NASA honors Schonberg for space debris work

Posted by
On January 12, 2015

Dr. William P. Schonberg

Dr. William P. Schonberg

Dr. William P. Schonberg

Dr. William P. Schonberg

Dr. William P. Schonberg, chair and professor of civil, architectural and environmental engineering at Missouri University of Science and Technology, has been selected to receive a NASA Engineering and Safety Council (NESC) Honor Award.

Schonberg and a group of colleagues who share a research focus in orbital space debris, received the NESC Group Achievement Award. The award recognizes a team of government and non-government personnel for outstanding accomplishment through the coordination of individual efforts that have contributed substantially to the success of NESC’s mission.

The team, led by Michael Squire, principal engineer for NESC, was honored for their work in evaluating the risk from orbital debris to a satellite that will be launching in 2017 called the Joint Polar Satellite System (JPSS).

“Bill was an integral part of this team,” says Squire. “He specifically analyzed the equations, known as ballistic limit equations, used to describe how well certain materials and components resist micrometeroid orbital debris damage. His findings may help JPSS choose more appropriate ballistic limit equations, which would improve the risk assessments.”

The team evaluated two models that simulate the amount of space debris found in a given location in the Earth’s orbit and compared those models to others. The team also examined factors that went into the risk assessments and how the accuracy of those assessments could be improved.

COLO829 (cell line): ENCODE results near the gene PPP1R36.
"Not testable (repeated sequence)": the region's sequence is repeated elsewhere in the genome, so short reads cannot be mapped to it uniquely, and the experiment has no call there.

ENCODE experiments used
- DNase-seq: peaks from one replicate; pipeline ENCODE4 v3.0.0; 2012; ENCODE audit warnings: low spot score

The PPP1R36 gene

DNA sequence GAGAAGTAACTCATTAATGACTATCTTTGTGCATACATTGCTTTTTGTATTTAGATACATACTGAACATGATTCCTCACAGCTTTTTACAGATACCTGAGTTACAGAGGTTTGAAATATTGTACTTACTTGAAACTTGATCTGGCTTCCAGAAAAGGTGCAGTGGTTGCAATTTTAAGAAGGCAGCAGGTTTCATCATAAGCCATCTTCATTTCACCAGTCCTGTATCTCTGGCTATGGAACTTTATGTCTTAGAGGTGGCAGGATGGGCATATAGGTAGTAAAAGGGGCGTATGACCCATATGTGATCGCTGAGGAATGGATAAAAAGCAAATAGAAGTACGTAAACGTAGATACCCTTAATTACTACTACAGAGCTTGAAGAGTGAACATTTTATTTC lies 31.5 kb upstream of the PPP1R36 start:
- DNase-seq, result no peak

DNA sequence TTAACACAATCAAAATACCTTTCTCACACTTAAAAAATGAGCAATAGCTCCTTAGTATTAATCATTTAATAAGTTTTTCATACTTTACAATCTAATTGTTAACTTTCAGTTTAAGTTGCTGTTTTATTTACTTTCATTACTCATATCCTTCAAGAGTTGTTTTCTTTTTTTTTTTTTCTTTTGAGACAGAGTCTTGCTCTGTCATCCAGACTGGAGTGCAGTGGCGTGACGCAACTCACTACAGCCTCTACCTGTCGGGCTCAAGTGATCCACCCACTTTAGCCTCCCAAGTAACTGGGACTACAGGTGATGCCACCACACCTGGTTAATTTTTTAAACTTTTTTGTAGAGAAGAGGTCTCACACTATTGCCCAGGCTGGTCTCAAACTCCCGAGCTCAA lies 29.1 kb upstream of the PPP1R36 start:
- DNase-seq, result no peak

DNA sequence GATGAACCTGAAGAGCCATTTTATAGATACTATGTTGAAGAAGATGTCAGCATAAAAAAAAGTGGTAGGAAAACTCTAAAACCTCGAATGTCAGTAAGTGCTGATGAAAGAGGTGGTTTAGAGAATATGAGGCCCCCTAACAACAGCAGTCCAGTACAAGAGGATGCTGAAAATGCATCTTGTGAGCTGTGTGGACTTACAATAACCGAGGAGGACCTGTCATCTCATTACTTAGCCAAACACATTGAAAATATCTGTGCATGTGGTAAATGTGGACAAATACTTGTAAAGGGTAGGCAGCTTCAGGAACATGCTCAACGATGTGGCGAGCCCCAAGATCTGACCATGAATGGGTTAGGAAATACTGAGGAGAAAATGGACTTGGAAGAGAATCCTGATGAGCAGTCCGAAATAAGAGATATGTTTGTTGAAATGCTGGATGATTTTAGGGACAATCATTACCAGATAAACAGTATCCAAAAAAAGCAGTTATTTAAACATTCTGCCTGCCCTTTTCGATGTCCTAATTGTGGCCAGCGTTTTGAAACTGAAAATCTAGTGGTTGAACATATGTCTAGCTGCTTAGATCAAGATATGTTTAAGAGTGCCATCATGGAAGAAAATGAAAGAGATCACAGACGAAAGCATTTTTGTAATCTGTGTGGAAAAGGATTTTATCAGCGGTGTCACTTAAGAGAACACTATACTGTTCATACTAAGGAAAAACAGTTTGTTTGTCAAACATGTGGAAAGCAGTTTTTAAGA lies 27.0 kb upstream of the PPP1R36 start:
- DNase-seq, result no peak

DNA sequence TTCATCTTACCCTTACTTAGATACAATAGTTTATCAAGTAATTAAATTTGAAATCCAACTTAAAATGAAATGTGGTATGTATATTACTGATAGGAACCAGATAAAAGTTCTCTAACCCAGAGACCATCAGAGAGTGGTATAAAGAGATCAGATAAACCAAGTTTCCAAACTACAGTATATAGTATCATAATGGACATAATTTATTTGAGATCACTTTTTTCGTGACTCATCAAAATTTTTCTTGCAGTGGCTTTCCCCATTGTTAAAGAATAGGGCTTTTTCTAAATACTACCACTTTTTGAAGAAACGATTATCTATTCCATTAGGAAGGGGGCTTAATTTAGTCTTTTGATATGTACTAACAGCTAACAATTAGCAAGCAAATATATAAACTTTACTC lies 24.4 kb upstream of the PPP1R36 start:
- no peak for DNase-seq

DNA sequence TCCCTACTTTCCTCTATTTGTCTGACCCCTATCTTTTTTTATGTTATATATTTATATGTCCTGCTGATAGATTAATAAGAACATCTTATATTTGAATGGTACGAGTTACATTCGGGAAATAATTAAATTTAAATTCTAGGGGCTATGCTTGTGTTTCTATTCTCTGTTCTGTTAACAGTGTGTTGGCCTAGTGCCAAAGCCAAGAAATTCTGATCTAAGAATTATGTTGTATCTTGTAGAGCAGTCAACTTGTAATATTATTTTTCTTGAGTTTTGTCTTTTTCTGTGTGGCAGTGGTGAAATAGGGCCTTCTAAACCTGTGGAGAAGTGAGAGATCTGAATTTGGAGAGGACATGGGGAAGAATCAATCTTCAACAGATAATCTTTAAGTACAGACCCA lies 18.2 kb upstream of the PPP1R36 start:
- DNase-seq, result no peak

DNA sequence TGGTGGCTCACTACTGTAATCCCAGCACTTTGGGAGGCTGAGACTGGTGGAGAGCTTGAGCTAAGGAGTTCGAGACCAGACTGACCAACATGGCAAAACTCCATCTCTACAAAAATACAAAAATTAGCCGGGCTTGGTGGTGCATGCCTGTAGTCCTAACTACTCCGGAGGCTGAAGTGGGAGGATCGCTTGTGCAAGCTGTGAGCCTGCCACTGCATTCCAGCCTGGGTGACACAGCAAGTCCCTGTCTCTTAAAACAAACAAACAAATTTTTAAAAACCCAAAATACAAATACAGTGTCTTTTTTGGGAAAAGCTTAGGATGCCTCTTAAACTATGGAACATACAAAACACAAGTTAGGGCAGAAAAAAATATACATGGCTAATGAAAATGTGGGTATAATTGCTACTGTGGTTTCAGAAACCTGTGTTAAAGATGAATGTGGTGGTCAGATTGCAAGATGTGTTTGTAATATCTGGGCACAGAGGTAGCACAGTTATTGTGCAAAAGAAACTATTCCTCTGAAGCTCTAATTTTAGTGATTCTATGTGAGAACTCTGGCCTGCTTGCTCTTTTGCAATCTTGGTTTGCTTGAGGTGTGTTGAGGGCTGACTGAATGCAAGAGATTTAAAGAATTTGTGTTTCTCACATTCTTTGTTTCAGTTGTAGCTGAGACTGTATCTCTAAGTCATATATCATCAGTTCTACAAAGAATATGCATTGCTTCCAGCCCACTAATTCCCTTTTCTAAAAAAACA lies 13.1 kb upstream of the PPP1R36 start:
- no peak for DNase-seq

“The work done by this team will not only effect the JPSS Project, but will be important for all spacecraft flying in Earth orbit in understanding MMOD risk and risk predictions better,” Squire says.

In addition to Schonberg and Squires, team members included Dr. Williams Cooke, NASA Meteoroid Environment Office; Dr. Steven Cornford, Jet Propulsion Laboratory; Scott Hull, NASA Goddard Space Flight Center; Dr. Alan Jenkin and Dr. Glenn Peterson, The Aerospace Corp.; Donald Kessler, NASA Johnson Space Center (retired); Dr. Williams Vesely, NASA Headquarters; Dr. Joel Williamsen, Institute for Defense Analysis; Linda Burgess, Melinda Meredith and Christina Williams, Analytical Mechanics Associates; and Roy Savage, NASA Engineering and Safety Center.

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